Posts Tagged ‘journalism’

Twitter, a threat to a journalist’s personal brand?

By Christian Remon

Following the debate at BJIT last Thursday, I was surprised by some old-fashioned statements that certain panel members put forward. What struck me the most was that not all communication professionals are convinced of the added value of new media for both journalists and media companies as a brand.

The debate got heated when Pol Deltour, national secretary of the Vlaamse Vereniging van Journalisten, stated that Twitter is a threat to the journalist’s personal brand and a danger for the credibility of the media he is working for. In his eyes, social media changes the way journalists are perceived: as marketers rather than journalists. But haven’t journalists always been marketers? Aren’t we, in fact, all marketers of our personal brand? Like Alain Gerlache, journalist at RTBF, says:  “Journalists are a brand”. They are the face of a media channel! People read newspapers because journalists are writing qualitative articles about topics that interest them in a way that pleases them.

Traditional media shouldn’t worry, good content is still king. But the game has become more complex.  Accept the fact that scoops no longer exist as speed is the new normal in a world where people are 24/7 confronted with an information overload. Have faith in your journalists. They are capable of using the same common sense they use in their stories online! So please, embrace new media as a way to leverage the brand.

Frankly, I can’t possibly think of a better way than to let journalists syndicate the good content they and their colleagues produce and engage in a discussion afterwards. This leads to more active engagement from the audience and helps build long-term relationships with them as a consumer. Rather than fearing new media, journalists and media companies should try to use them strategically to leverage their (personal) brand, build credibility and establish authority.

Just so you know, Reuters’ social media policy embraces the fact that journalists have (a desire for) a personal brand.

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Google sponsoring the future of digital news

by Danny Devriendt (this post was originally posted here)

I’m getting a bit tired of it. Too many journalists I know go all dismissive over digital media. Too many bloggers I know think that having 16 readers (and a horsehead) visiting their blog occasionally makes them directly eligible for the Pulitzer Prize. *sigh*

As the old adagio says: “Ignoti nulla cupido” – you cannot love what you do not know. I think the current journalist generation needs to understand digital media better. A growing number of people, including a whole upcoming generation, are consuming a big part of the news through digital channels. Insufficient knowledge on these channels, inadequate presence on these channels, and a defensive reaction to a new medium from the news-professionals would be catastrophic for the quality of the current and future news. Though I see a growing number of journalists toe-dipping in social media, most embrace it in a worrying way: mostly as an extra listening channel, or broadcasting opportunity. Most journalists are not trained into public dialogue and engagement possibilities. A lot of them also do not possess the necessary data processing- and analytical skills to process crowdsourcing in a safe way.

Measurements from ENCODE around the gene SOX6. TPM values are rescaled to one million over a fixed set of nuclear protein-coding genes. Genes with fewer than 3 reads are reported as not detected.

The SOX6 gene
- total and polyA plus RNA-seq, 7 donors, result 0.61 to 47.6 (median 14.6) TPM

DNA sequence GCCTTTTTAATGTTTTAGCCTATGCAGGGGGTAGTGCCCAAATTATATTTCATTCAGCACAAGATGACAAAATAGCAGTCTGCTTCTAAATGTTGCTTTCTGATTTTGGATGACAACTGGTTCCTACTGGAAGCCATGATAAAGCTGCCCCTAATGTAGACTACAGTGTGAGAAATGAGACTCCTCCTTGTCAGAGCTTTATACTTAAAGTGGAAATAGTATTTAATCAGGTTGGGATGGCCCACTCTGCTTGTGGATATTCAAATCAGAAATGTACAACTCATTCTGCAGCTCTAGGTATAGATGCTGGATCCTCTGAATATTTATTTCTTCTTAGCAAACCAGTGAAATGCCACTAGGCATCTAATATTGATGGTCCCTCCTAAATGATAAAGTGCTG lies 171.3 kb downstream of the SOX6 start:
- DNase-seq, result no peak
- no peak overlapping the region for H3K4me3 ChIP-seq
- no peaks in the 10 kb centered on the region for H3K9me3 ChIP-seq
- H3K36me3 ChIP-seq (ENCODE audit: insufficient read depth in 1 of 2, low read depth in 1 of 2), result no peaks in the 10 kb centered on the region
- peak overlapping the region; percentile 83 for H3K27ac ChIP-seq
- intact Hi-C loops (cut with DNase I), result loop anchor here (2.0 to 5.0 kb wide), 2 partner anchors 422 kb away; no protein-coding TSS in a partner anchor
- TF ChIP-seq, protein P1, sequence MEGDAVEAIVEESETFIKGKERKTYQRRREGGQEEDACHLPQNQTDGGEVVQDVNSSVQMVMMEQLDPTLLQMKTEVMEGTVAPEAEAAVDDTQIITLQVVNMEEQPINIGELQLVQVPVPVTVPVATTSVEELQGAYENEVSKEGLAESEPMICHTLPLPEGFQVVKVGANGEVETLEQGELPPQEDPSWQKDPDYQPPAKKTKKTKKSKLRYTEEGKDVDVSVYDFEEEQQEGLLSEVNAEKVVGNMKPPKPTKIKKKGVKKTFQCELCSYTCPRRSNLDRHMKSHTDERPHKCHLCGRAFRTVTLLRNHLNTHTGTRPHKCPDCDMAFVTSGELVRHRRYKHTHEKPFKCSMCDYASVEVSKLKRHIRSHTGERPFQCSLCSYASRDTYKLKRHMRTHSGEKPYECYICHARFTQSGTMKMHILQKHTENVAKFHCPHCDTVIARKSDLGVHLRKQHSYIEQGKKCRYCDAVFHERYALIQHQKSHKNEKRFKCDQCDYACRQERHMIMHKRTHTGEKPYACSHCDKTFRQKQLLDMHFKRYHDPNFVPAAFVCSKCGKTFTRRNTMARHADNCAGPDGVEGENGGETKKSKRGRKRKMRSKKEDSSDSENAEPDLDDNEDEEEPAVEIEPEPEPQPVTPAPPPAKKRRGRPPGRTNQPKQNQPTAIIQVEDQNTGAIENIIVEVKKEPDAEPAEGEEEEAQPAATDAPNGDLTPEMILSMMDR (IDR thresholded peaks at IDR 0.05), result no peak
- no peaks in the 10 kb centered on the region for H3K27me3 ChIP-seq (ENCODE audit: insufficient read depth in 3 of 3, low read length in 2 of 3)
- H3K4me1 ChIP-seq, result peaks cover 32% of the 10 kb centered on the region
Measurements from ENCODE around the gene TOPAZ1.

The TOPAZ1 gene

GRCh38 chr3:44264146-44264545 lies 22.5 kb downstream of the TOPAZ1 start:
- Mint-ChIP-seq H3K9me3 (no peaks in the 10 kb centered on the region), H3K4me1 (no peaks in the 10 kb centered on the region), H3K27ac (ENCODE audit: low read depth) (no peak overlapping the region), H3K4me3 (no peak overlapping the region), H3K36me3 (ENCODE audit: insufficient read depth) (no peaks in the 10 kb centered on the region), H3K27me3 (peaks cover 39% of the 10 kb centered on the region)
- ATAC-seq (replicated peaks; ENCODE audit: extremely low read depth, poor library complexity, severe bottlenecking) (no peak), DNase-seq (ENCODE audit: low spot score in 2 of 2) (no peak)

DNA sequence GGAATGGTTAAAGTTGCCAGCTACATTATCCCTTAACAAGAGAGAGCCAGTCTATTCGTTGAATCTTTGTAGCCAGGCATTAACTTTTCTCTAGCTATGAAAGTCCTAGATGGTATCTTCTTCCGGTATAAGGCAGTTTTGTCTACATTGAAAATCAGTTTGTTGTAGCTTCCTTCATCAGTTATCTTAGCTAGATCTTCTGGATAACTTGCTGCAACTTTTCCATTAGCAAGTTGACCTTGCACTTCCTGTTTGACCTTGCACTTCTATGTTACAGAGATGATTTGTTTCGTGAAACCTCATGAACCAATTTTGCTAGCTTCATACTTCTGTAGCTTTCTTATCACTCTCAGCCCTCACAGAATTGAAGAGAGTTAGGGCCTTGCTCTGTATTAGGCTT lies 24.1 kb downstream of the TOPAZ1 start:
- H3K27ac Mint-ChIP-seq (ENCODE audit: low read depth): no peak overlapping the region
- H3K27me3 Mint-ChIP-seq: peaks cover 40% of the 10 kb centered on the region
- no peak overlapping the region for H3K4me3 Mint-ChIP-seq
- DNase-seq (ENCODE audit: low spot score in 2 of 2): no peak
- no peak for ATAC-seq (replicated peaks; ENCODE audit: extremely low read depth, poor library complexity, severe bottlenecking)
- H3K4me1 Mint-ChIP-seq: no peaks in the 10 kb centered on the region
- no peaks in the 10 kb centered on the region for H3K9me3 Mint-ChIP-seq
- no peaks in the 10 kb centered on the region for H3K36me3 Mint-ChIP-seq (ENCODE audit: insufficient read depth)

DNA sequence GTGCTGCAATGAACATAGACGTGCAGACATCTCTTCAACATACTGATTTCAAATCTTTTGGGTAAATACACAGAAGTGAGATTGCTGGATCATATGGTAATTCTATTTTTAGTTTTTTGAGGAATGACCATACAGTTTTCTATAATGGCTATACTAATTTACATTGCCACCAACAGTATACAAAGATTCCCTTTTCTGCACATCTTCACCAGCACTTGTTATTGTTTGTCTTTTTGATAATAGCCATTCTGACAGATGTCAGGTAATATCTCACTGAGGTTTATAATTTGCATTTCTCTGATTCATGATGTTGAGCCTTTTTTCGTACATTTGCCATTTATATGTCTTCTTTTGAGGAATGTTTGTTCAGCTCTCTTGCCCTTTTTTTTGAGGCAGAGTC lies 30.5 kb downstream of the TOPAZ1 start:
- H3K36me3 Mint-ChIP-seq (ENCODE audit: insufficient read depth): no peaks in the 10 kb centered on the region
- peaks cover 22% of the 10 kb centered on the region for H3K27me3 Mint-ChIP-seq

On the other hand, it worries me that a whole wide range of bloggers reached “God-Credibility” status amongst a broad audience. But most of these online writers do not use (or know) the journalistic deontological codes and practices.  Source controlling, second opinions, and balanced viewpoints are most often ripped out of the equation, leaving a very biased and unverified opinion piece.

The non-critical online consumer is –unfortunately- unable to distinguish quality content from doubtful or false information. It’s time to cross-train as well journalists and bloggers on each other’s skills and possibilities. I would love to see bloggers adhere more to a journalistic code of conduct and I think journalists should understand (and respect) the online environment more.

The future is going to be a net based information society. I was intrigued and positively surprised to see that search giant Google is spending a 2.7 million dollar grant to the International Press Institute to explore the future of digital news. This money comes on top of an earlier donation of 5 million dollar for investigating the new way of journalism.

Journalism is changing fast. And as news businesses experiment with new ways of creating and delivering journalism in the digital age, Google is keen to play its part. (-) We seek to find and fund breakthrough ideas that will have a lasting impact on the future of digital news in communities across Europe, the Middle East and Africa,” says Peter Barron, director of external relations for Google EMEA.

I just hope that the institutions, media corporations and schools that work with, or educate/form journalists will do a similar effort. Though I applaud Google’s initiative, I’d rather have a critical blogger/journalist generation investigating and taking up the role of the fourth power that is NOT Google funded…. :-)

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